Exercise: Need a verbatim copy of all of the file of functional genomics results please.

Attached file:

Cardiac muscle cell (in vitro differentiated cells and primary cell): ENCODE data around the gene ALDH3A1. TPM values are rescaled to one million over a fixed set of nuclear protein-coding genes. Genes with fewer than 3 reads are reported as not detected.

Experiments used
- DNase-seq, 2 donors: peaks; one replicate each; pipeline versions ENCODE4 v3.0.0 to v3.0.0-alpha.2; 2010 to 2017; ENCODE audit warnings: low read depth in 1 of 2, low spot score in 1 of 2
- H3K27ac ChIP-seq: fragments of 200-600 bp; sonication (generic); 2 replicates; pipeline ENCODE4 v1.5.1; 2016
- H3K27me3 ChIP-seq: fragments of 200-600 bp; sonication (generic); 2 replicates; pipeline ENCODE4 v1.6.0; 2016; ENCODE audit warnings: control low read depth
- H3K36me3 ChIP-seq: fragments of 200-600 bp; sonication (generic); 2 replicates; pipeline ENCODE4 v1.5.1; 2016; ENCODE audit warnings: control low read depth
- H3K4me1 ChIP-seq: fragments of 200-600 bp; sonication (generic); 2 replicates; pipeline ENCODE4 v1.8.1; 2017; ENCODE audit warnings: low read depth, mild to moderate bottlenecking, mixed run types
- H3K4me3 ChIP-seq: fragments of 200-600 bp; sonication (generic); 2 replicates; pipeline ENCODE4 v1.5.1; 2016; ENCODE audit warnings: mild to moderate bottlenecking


Cardiac muscle cell (in vitro differentiated cells and primary cell): ENCODE data around the gene ALDH3A1. TPM values are rescaled to one million over a fixed set of nuclear protein-coding genes. Genes with fewer than 3 reads are reported as not detected.

Experiments used
- DNase-seq, 2 donors: peaks; one replicate each; pipeline versions ENCODE4 v3.0.0 to v3.0.0-alpha.2; 2010 to 2017; ENCODE audit warnings: low read depth in 1 of 2, low spot score in 1 of 2
- H3K27ac ChIP-seq: fragments of 200-600 bp; sonication (generic); 2 replicates; pipeline ENCODE4 v1.5.1; 2016
- H3K27me3 ChIP-seq: fragments of 200-600 bp; sonication (generic); 2 replicates; pipeline ENCODE4 v1.6.0; 2016; ENCODE audit warnings: control low read depth
- H3K36me3 ChIP-seq: fragments of 200-600 bp; sonication (generic); 2 replicates; pipeline ENCODE4 v1.5.1; 2016; ENCODE audit warnings: control low read depth
- H3K4me1 ChIP-seq: fragments of 200-600 bp; sonication (generic); 2 replicates; pipeline ENCODE4 v1.8.1; 2017; ENCODE audit warnings: low read depth, mild to moderate bottlenecking, mixed run types
- H3K4me3 ChIP-seq: fragments of 200-600 bp; sonication (generic); 2 replicates; pipeline ENCODE4 v1.5.1; 2016; ENCODE audit warnings: mild to moderate bottlenecking